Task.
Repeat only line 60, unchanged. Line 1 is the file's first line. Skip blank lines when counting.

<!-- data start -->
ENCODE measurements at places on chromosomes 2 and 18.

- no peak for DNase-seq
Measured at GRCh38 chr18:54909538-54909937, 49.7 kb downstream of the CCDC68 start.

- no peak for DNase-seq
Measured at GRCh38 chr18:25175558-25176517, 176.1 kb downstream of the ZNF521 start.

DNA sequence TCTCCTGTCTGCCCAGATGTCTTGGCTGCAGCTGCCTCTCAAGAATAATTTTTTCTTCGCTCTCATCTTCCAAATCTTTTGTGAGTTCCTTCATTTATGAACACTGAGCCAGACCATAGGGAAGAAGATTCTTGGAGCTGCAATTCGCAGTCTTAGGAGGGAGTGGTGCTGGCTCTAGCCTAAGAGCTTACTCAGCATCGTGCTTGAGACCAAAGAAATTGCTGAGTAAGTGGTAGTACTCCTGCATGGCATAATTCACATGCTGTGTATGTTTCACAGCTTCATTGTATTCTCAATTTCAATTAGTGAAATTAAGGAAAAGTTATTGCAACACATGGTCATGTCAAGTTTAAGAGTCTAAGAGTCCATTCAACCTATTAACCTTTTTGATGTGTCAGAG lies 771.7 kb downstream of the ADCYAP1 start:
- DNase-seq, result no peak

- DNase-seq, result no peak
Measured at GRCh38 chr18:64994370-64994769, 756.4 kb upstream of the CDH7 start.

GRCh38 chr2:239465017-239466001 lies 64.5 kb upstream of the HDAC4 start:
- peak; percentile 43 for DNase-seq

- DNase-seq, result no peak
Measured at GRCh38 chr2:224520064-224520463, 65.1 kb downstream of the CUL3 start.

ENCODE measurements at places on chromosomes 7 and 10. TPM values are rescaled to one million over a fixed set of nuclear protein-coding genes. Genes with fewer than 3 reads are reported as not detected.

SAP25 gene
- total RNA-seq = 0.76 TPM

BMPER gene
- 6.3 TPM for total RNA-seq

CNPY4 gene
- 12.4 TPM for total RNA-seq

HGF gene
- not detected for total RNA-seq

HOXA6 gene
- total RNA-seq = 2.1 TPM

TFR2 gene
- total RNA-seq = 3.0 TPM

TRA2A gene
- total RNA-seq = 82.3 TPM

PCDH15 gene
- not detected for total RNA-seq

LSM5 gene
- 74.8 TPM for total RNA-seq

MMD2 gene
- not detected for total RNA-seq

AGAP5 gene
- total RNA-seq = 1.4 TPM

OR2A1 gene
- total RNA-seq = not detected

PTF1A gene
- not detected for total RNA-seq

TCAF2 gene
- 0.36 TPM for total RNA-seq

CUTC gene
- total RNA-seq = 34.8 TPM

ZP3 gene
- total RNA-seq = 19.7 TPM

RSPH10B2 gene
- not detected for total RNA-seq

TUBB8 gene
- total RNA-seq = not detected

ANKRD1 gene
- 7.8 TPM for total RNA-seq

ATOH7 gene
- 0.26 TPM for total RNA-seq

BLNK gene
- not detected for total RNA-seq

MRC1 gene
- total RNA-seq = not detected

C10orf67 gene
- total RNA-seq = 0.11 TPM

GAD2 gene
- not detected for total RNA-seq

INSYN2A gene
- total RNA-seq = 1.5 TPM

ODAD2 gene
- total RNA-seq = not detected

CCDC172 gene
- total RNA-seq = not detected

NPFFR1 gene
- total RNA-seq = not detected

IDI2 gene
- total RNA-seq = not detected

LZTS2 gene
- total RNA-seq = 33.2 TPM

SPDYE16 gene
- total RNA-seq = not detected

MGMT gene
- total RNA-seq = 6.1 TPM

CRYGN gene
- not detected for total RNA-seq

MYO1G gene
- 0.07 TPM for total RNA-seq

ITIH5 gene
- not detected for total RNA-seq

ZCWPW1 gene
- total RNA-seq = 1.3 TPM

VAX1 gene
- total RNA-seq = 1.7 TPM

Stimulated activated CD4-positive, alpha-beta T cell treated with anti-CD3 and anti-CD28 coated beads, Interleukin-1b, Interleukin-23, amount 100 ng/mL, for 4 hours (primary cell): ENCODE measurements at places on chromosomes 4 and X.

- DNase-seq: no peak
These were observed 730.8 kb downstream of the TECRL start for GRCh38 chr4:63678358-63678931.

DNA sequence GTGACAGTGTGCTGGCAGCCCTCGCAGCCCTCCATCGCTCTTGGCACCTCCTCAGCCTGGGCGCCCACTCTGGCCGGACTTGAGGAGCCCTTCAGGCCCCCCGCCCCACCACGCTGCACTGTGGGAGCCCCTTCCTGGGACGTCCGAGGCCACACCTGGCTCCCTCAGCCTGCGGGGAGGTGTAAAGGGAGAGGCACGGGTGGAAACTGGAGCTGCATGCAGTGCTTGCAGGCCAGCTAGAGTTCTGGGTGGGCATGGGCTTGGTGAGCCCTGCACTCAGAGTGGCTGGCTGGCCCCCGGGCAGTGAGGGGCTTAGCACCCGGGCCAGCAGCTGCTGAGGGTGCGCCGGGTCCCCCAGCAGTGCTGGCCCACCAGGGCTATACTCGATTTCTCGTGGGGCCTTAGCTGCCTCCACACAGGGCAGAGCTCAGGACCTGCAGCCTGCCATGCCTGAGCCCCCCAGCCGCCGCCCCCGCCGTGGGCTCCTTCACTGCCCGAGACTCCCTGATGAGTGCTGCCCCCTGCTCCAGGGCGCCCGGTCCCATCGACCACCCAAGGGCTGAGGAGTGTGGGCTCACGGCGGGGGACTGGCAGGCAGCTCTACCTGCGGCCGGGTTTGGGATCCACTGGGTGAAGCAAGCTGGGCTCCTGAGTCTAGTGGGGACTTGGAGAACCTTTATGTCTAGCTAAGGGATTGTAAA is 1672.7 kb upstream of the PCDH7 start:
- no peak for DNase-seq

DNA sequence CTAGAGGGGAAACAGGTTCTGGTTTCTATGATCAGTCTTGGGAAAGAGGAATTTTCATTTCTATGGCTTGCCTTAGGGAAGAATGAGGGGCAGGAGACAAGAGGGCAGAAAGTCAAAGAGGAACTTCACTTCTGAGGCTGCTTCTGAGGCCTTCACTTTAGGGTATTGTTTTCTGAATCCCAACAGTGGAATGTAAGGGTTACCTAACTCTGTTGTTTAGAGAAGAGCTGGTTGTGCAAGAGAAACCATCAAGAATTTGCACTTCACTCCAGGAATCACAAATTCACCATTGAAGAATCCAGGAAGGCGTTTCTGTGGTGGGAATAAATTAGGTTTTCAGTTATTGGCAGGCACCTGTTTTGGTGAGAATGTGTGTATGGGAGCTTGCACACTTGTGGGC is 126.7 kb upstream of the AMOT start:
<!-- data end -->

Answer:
- total RNA-seq = 0.11 TPM